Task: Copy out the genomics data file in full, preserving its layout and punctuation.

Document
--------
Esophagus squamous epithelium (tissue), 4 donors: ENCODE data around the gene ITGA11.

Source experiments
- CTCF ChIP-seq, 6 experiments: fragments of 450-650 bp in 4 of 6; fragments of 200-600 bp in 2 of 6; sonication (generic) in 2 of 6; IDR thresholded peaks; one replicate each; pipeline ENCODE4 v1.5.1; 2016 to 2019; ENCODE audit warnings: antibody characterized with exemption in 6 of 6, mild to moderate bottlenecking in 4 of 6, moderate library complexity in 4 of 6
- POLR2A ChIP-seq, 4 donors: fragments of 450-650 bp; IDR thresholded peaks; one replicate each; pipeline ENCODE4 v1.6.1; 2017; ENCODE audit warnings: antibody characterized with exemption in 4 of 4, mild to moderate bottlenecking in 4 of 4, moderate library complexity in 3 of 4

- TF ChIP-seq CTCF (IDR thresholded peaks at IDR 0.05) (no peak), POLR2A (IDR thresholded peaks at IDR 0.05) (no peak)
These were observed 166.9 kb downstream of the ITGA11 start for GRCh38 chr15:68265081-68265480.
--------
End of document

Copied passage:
Esophagus squamous epithelium (tissue), 4 donors: ENCODE data around the gene ITGA11.

Source experiments
- CTCF ChIP-seq, 6 experiments: fragments of 450-650 bp in 4 of 6; fragments of 200-600 bp in 2 of 6; sonication (generic) in 2 of 6; IDR thresholded peaks; one replicate each; pipeline ENCODE4 v1.5.1; 2016 to 2019; ENCODE audit warnings: antibody characterized with exemption in 6 of 6, mild to moderate bottlenecking in 4 of 6, moderate library complexity in 4 of 6
- POLR2A ChIP-seq, 4 donors: fragments of 450-650 bp; IDR thresholded peaks; one replicate each; pipeline ENCODE4 v1.6.1; 2017; ENCODE audit warnings: antibody characterized with exemption in 4 of 4, mild to moderate bottlenecking in 4 of 4, moderate library complexity in 3 of 4

- TF ChIP-seq CTCF (IDR thresholded peaks at IDR 0.05) (no peak), POLR2A (IDR thresholded peaks at IDR 0.05) (no peak)
These were observed 166.9 kb downstream of the ITGA11 start for GRCh38 chr15:68265081-68265480.